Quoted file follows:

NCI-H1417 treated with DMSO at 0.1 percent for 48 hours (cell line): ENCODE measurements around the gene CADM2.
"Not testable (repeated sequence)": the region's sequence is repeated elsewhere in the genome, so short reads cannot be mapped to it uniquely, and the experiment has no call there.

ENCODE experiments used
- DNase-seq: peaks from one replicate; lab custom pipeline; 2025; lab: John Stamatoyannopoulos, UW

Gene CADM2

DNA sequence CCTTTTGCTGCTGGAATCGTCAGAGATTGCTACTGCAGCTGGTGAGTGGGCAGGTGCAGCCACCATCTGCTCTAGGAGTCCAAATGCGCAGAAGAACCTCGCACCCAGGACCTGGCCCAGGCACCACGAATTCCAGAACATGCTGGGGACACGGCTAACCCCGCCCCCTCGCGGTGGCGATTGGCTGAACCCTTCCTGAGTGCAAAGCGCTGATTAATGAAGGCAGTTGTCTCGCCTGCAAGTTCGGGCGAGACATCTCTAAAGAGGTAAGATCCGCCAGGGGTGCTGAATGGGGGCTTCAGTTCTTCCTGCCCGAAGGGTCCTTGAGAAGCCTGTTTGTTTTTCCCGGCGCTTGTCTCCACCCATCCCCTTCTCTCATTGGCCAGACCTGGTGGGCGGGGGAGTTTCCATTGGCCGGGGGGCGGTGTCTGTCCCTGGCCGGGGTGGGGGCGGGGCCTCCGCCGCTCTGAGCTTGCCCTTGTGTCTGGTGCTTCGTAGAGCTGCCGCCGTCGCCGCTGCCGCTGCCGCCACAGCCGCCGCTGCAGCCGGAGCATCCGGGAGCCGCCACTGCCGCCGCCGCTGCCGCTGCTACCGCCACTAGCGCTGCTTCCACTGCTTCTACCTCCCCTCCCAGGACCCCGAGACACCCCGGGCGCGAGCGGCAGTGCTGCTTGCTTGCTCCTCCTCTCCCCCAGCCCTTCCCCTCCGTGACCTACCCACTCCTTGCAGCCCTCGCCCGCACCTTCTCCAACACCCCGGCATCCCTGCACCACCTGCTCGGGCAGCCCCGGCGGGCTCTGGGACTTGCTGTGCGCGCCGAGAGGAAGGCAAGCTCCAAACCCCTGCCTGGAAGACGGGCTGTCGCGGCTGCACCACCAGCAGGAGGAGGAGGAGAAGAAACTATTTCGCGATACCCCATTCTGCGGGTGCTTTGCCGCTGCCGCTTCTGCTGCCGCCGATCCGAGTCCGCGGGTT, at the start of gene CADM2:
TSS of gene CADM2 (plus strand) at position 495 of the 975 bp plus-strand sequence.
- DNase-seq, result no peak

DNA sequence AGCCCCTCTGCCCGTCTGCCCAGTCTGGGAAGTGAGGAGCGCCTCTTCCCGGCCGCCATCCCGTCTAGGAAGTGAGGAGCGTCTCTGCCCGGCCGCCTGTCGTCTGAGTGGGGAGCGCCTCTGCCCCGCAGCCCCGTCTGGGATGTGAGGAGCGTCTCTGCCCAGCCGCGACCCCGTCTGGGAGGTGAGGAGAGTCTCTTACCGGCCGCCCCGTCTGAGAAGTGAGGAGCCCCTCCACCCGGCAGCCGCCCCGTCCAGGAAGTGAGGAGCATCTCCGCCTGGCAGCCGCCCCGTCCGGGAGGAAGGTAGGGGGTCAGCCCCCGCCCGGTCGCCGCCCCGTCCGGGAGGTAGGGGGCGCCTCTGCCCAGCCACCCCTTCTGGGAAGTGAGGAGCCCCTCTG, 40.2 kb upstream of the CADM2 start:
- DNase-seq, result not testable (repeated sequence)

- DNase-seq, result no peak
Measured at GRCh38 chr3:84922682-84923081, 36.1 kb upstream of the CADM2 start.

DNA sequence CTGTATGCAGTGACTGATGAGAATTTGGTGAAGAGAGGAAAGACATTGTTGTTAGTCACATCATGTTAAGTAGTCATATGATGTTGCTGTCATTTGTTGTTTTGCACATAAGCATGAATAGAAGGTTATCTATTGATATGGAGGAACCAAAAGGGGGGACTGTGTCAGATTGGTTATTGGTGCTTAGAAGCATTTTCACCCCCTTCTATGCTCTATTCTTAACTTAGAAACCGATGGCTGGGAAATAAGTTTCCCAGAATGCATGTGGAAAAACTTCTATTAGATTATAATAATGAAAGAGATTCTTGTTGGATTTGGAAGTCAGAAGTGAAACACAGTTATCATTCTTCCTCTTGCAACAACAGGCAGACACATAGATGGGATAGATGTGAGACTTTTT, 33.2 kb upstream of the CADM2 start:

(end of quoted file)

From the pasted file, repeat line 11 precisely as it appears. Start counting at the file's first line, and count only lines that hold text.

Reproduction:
- DNase-seq, result no peak